Hand eczema, also known as hand dermatitis, can make using your hands difficult. This condition not only looks bad but can also cause pain and itchiness as well as other problems. While hand eczema can be chronic, it doesn't mean that you have to suffer from it. Your dermatologist can help with diagnosis and relief. Here is more information about hand eczema, its causes, and what treatments can reduce discomfort.
What Are Hand Eczema Symptoms?
Hand eczema can present itself in a number of ways. For most people, the condition causes rough, scaly patches on the tops of the hands, on the palms, or in between the fingers. Some people experience a red, bumpy rash. Others may experience joint pain, cracks in the skin, and pus. Skin may peel, and nail beds may become distorted.
What Causes Hand Eczema?
Hand eczema causes are not always clear, but most cases revolve around chemical irritants. Wearing gloves can protect you from those chemicals. But some gloves can cause your hands to sweat and existing eczema will worsen. Genetics can play a small role in that they can make you more susceptible to eczema but are usually not a direct cause. Some people may also get hand eczema from allergic contact.
How Does Hand Eczema Affect Hand Use?
Hand eczema can make hands stiff. You may experience pain or discomfort when opening and closing your fingers. Dirt, bacteria, viruses, and fungus can get into cracks and cause infections that could turn serious. For example, staphylococcus infections are not uncommon with severe hand eczema. There is even a chance of getting the herpes simplex virus through open cracks. All of these have an effect on hand strength and dexterity.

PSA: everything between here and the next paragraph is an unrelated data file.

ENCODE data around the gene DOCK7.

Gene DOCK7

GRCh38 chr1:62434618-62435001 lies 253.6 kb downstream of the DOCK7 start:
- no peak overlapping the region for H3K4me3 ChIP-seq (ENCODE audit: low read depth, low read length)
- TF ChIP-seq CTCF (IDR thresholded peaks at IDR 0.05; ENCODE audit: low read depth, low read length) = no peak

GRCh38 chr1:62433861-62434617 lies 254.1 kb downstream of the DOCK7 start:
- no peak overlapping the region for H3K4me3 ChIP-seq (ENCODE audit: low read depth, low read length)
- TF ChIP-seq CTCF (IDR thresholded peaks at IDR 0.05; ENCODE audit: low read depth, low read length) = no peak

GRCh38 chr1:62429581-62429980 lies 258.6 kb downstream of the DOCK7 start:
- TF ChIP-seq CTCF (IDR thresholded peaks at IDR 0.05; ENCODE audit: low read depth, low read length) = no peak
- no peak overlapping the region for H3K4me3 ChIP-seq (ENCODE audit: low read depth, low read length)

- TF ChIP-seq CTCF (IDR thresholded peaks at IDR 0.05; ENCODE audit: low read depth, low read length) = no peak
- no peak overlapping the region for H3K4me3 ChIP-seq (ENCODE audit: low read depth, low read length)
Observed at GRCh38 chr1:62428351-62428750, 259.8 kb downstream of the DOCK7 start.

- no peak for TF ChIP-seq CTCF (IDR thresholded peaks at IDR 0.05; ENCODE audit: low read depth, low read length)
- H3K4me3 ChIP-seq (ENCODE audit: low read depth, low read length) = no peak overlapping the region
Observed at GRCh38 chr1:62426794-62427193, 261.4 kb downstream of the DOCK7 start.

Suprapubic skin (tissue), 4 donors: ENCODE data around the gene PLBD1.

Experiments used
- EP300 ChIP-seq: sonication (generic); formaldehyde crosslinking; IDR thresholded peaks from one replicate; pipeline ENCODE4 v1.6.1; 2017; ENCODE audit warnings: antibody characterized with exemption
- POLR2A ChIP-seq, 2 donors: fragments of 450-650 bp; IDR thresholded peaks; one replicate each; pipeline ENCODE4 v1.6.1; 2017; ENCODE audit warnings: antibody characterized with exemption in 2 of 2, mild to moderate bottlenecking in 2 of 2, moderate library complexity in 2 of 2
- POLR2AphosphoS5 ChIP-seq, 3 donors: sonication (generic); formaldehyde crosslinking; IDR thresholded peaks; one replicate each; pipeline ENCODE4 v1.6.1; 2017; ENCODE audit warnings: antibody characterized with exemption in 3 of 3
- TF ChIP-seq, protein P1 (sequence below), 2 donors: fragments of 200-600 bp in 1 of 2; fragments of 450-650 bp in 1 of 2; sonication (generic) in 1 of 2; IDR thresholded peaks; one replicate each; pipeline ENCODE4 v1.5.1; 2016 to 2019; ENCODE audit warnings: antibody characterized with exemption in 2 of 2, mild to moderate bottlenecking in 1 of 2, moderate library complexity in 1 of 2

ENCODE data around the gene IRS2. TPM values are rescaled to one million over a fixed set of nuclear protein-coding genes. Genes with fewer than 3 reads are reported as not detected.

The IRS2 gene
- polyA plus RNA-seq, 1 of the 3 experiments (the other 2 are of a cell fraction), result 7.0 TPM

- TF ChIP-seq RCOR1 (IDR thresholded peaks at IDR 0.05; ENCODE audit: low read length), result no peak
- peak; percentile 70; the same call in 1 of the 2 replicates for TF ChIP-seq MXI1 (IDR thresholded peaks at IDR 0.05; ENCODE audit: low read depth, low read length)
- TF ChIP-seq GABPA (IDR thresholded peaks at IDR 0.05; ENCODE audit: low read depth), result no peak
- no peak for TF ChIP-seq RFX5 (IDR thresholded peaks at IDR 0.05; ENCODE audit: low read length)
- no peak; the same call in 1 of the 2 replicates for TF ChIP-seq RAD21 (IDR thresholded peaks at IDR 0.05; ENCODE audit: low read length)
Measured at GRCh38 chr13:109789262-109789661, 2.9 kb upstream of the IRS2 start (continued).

How Is Hand Eczema Diagnosed?
Your dermatologist will take a health history and perform a physical examination of your hands. In some cases, more tests are performed to rule out other skin problems. For example, ringworm mimics many of the same symptoms of eczema. Psoriasis can mimic severe eczema and requires a different treatment regimen.
What Treatments Are Available for Hand Eczema?
For mild cases, usually over-the-counter topical creams can help your hands feel better. Make sure you use greasy creams, such as petroleum jelly. Overly watery creams will not offer much relief. You can also use over-the-counter hydrocortisone creams. Those creams will help with itching as well. Special eczema-relieving creams are also available.
Hand eczema is uncomfortable, and sometimes it is difficult to determine its cause. If your eczema is persistent and you are not getting relief from other-the-counter creams, then contact a dermatologist. The dermatologist may make suggestions and prescribe something stronger to deal with your condition.